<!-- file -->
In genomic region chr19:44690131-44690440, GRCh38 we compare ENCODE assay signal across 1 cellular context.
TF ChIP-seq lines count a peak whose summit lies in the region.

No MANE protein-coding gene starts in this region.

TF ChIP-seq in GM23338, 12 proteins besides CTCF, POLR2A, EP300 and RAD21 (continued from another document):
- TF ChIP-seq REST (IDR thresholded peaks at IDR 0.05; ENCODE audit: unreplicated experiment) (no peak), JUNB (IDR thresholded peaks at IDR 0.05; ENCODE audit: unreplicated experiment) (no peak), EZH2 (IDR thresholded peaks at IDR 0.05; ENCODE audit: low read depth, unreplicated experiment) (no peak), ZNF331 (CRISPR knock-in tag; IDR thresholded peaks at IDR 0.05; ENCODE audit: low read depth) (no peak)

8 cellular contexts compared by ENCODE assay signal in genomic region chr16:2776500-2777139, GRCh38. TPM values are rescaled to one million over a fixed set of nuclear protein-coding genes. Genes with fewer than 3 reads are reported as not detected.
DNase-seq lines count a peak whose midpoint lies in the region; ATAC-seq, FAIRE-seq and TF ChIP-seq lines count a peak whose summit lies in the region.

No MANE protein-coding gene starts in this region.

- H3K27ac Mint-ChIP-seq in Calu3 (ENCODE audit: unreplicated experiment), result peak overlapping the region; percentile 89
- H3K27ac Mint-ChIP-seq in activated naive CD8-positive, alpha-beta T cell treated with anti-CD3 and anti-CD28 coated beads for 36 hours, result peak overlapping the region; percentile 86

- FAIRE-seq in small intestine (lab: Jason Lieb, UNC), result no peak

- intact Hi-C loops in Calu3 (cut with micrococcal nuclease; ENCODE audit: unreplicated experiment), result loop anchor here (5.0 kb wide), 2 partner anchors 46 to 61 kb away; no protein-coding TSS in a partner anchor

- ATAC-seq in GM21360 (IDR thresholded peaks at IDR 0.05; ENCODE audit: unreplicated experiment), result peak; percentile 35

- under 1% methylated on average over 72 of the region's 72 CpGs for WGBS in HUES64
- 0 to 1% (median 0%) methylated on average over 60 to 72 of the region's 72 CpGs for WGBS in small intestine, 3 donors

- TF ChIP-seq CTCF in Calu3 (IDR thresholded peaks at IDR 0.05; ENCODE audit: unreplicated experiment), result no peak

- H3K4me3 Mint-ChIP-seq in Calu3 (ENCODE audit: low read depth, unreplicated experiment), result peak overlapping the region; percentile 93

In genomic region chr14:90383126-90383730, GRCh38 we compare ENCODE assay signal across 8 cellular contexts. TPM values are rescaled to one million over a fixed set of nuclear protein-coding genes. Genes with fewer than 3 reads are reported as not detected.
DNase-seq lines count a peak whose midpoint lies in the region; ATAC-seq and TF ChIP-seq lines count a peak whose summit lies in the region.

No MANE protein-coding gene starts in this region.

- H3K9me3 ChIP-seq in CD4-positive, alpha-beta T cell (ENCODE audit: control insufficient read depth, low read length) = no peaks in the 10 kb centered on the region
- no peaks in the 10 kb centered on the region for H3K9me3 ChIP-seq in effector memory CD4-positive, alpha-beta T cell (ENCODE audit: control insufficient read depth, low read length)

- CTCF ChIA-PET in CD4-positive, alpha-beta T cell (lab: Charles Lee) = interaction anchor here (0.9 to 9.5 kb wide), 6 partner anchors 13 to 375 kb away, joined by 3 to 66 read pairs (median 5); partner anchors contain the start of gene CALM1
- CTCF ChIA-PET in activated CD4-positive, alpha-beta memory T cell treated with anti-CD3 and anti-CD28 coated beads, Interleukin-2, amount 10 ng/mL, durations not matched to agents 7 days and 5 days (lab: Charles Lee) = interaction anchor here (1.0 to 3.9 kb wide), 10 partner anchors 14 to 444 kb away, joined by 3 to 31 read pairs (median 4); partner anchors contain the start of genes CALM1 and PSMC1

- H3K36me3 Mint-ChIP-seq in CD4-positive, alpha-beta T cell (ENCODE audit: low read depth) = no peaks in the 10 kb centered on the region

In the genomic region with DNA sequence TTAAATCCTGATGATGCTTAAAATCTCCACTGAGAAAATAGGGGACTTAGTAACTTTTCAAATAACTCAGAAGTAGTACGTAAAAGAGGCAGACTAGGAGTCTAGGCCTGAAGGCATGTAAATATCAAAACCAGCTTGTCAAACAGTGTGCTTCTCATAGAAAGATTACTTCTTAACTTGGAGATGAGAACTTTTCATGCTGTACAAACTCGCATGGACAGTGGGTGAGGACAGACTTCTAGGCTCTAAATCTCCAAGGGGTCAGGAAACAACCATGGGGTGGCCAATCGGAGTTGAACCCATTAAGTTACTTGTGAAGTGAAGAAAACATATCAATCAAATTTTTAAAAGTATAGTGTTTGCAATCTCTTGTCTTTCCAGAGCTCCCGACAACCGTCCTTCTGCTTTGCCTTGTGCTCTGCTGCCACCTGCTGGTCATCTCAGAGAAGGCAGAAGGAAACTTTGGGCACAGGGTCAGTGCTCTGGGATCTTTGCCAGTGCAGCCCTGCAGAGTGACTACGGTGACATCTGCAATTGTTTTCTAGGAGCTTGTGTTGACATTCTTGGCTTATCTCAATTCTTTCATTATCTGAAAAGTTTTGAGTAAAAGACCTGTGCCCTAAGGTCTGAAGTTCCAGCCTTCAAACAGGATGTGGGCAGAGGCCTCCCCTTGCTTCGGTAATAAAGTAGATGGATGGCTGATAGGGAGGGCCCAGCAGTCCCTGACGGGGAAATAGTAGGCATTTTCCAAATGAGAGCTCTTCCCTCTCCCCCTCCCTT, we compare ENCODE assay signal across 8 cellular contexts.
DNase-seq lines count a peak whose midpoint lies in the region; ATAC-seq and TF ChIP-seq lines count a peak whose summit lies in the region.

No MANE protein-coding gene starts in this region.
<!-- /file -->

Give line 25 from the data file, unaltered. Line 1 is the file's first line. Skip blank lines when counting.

- H3K36me3 Mint-ChIP-seq in CD4-positive, alpha-beta T cell (ENCODE audit: low read depth) = no peaks in the 10 kb centered on the region